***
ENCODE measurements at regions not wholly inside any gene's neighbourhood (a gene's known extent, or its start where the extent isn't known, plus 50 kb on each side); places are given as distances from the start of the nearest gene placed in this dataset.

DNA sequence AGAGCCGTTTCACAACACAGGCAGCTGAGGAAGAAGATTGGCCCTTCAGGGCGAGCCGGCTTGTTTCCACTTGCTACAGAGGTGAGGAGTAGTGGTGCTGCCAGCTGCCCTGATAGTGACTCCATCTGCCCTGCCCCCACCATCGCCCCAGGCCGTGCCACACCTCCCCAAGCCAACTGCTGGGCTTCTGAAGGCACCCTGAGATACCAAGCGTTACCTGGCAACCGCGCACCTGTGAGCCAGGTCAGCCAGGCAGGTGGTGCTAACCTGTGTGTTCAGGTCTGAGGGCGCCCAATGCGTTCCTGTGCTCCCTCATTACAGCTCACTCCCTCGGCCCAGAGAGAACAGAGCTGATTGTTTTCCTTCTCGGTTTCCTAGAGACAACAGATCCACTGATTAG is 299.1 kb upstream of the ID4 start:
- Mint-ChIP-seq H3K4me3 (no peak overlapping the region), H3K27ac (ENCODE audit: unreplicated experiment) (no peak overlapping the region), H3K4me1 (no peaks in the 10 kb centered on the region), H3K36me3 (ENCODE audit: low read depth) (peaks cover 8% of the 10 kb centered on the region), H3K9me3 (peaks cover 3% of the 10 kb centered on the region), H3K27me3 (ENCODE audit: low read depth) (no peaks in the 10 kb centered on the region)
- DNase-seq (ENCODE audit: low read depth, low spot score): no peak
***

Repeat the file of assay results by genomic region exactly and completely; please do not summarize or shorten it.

ENCODE measurements at regions not wholly inside any gene's neighbourhood (a gene's known extent, or its start where the extent isn't known, plus 50 kb on each side); places are given as distances from the start of the nearest gene placed in this dataset.

DNA sequence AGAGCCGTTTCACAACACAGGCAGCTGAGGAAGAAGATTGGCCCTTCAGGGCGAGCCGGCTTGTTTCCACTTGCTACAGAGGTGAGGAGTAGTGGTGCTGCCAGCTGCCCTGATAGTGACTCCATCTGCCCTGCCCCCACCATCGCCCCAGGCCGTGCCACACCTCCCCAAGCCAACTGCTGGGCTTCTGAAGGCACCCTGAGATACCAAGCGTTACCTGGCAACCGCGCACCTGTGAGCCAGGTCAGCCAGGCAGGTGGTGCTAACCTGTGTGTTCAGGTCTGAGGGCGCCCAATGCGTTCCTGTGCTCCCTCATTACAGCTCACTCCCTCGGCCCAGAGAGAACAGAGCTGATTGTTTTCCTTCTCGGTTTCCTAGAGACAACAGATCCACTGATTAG is 299.1 kb upstream of the ID4 start:
- Mint-ChIP-seq H3K4me3 (no peak overlapping the region), H3K27ac (ENCODE audit: unreplicated experiment) (no peak overlapping the region), H3K4me1 (no peaks in the 10 kb centered on the region), H3K36me3 (ENCODE audit: low read depth) (peaks cover 8% of the 10 kb centered on the region), H3K9me3 (peaks cover 3% of the 10 kb centered on the region), H3K27me3 (ENCODE audit: low read depth) (no peaks in the 10 kb centered on the region)
- DNase-seq (ENCODE audit: low read depth, low spot score): no peak